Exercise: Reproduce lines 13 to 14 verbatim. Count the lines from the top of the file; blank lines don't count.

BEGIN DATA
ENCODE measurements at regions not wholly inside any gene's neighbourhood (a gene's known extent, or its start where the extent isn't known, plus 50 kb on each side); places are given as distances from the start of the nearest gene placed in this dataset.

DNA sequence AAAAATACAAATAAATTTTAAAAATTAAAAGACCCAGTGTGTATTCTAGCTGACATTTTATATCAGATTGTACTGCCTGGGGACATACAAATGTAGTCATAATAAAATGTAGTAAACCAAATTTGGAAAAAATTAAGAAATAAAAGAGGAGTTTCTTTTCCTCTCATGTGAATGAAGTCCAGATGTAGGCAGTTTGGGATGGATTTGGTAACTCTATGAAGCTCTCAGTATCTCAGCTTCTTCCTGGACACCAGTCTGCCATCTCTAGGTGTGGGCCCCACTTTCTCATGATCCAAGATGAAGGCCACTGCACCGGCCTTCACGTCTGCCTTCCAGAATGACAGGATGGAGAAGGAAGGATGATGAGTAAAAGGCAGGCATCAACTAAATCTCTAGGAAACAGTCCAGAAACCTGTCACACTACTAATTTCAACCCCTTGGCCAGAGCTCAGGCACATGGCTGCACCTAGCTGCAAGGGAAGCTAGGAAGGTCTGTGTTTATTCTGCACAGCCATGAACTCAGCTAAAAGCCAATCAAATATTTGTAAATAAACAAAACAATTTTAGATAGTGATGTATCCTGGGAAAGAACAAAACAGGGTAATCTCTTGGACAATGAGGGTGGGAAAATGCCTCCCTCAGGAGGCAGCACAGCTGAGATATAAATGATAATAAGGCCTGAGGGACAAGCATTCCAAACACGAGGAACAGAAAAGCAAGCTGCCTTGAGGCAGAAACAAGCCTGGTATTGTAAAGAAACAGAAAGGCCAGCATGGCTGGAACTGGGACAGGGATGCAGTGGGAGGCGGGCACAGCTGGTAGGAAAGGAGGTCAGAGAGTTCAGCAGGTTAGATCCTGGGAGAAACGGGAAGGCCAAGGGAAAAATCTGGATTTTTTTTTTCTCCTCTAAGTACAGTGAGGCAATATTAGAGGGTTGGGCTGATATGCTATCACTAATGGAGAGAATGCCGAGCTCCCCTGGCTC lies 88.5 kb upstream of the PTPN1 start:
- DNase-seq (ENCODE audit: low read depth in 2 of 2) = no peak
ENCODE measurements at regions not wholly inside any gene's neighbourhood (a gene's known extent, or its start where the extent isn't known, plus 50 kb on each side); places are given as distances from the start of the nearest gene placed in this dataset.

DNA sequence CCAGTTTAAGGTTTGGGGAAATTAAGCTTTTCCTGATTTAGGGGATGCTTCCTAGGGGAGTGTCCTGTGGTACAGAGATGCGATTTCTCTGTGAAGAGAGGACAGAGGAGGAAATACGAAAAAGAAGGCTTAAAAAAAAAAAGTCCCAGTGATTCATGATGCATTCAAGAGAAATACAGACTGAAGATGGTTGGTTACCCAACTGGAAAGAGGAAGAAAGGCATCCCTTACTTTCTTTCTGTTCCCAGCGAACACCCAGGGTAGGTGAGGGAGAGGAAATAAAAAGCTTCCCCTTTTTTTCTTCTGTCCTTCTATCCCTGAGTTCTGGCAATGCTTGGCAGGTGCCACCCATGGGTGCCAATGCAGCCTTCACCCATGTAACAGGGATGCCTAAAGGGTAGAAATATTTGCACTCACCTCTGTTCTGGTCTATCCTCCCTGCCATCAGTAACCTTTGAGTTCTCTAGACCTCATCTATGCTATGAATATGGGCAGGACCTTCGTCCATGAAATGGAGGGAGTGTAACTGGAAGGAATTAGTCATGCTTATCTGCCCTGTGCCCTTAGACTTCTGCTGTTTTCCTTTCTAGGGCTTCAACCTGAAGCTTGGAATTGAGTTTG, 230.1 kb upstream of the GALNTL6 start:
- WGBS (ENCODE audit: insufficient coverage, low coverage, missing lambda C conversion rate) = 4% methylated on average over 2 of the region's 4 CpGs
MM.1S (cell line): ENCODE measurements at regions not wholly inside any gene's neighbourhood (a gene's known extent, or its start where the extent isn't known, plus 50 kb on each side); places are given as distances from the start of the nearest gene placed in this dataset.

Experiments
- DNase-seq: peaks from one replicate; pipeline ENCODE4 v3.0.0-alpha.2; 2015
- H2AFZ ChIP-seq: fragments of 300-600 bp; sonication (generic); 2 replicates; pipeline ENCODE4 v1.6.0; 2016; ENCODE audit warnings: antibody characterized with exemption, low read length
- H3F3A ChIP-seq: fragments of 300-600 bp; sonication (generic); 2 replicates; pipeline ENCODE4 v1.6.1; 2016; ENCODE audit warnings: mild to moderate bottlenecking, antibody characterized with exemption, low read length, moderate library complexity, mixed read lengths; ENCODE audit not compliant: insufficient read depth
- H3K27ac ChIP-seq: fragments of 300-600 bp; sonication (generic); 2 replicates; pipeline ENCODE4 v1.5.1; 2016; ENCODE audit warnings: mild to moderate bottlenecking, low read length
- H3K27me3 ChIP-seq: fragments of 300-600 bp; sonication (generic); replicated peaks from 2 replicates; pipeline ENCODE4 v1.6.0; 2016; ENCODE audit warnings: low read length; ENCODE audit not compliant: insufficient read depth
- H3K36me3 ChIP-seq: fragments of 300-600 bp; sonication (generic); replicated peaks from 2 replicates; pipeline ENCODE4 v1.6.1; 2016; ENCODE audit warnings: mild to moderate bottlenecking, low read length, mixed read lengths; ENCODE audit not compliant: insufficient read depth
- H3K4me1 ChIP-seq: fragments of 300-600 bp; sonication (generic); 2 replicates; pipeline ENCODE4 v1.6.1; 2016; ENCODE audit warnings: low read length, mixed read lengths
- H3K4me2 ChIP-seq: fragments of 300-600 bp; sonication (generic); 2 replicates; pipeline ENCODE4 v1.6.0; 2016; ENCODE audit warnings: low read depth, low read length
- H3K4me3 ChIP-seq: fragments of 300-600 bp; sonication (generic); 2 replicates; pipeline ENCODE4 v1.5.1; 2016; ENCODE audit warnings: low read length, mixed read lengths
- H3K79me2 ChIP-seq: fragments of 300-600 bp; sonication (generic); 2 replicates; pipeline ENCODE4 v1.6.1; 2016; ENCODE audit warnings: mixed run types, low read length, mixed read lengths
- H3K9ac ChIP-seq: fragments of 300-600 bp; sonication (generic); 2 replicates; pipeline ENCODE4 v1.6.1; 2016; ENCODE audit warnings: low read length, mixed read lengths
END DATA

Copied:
- H3K27me3 ChIP-seq: fragments of 300-600 bp; sonication (generic); replicated peaks from 2 replicates; pipeline ENCODE4 v1.6.0; 2016; ENCODE audit warnings: low read length; ENCODE audit not compliant: insufficient read depth
- H3K36me3 ChIP-seq: fragments of 300-600 bp; sonication (generic); replicated peaks from 2 replicates; pipeline ENCODE4 v1.6.1; 2016; ENCODE audit warnings: mild to moderate bottlenecking, low read length, mixed read lengths; ENCODE audit not compliant: insufficient read depth